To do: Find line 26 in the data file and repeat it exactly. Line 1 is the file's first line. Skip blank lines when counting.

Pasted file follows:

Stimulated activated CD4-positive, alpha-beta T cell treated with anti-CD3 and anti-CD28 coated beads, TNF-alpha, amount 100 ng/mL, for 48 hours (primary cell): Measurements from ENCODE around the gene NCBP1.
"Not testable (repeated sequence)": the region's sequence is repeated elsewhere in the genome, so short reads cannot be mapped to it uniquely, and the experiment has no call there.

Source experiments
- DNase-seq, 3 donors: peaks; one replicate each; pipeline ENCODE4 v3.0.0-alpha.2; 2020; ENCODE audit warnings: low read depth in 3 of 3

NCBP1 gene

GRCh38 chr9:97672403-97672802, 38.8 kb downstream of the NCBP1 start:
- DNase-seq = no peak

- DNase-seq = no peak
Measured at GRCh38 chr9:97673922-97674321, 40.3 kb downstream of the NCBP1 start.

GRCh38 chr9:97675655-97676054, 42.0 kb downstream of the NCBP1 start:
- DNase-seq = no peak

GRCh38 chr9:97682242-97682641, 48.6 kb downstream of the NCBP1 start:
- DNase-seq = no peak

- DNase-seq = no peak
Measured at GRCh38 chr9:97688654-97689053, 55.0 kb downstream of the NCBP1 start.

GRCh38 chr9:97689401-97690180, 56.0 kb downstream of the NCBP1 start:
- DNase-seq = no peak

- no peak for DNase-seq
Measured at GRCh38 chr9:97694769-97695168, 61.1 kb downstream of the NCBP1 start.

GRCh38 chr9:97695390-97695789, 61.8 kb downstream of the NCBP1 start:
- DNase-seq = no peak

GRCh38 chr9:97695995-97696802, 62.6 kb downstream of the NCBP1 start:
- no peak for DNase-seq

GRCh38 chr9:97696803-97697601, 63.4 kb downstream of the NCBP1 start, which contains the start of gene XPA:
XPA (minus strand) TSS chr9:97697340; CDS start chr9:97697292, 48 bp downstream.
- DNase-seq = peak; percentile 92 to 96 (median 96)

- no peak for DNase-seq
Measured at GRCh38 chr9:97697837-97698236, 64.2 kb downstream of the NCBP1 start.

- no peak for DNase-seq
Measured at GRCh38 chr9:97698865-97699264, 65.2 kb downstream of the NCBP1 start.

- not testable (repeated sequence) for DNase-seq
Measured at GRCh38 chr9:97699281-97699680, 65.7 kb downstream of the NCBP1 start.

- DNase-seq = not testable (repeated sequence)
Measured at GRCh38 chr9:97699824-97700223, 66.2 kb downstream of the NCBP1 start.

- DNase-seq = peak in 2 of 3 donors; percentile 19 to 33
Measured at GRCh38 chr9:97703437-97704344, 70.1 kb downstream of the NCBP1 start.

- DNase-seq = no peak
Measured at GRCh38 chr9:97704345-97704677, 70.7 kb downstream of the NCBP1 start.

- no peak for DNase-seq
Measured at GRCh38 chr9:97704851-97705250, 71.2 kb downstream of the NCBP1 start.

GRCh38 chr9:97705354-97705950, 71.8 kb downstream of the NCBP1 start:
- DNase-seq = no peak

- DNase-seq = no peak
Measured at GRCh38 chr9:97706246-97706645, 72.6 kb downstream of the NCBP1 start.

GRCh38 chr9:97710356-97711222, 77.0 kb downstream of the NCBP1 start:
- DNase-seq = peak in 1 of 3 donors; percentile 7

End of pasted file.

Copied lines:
- DNase-seq = peak; percentile 92 to 96 (median 96)